After the structural changes, I decided to texture the box to give it a more concrete-like appearance (and a more interesting surface) and also weather it to make it look old. The finish before was smooth and semi-gloss, which was rather featureless and boring to look at.
The next stage was to prepare it for painting, by removing anything that was not to be painted. I also sanded down the whole box with an orbital sander to give the texture some better purchase on the semi-gloss paint. I also took the opportunity to reposition the hole for the lock onto the middle crossbeam. I filled the old hole with some dowel and wood filler. I covered the window frames, because they're not supposed to look like concrete...
I sprayed all the visible surfaces of the box with spray texture - a product normally used for texturing wall-board on the interior walls of houses (at least in the US). After that, I painted it with primer to give the texture some strength.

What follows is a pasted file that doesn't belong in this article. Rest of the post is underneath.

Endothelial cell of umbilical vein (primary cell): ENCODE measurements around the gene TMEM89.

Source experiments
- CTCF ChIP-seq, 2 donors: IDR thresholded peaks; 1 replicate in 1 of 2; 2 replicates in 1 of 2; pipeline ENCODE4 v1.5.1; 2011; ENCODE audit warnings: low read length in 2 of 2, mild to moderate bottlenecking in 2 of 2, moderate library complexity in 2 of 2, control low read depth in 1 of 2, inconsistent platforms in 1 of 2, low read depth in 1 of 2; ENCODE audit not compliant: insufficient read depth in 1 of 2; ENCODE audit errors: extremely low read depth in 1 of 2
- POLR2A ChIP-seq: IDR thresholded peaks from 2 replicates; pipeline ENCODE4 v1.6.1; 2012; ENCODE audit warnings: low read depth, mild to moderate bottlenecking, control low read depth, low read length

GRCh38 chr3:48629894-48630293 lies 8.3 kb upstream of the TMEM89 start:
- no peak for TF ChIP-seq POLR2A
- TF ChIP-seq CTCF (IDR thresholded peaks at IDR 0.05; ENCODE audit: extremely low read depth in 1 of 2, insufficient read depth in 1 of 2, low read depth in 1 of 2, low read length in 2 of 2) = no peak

After that I dismantled it to paint it - to ensure that all the cracks have blue paint rather than white. I then reassembled it to apply the weathering, as I wanted to avoid strange discontinuities in the degree of weathering applied.
You also need to get enough paint onto the cloth that it wipes on rather than wiping off. You also need to keep the cloth wet enough, as the moisture does end up on the box. A tube of artists acrylic is just about enough for one police box. The picture to the right has a good closeup of the dirtying if you click on it.
And here it is with all the upgrades and weathering applied, back in its usual location.
And a couple of closeups:
Here are a couple of nice shots that high-light the windows: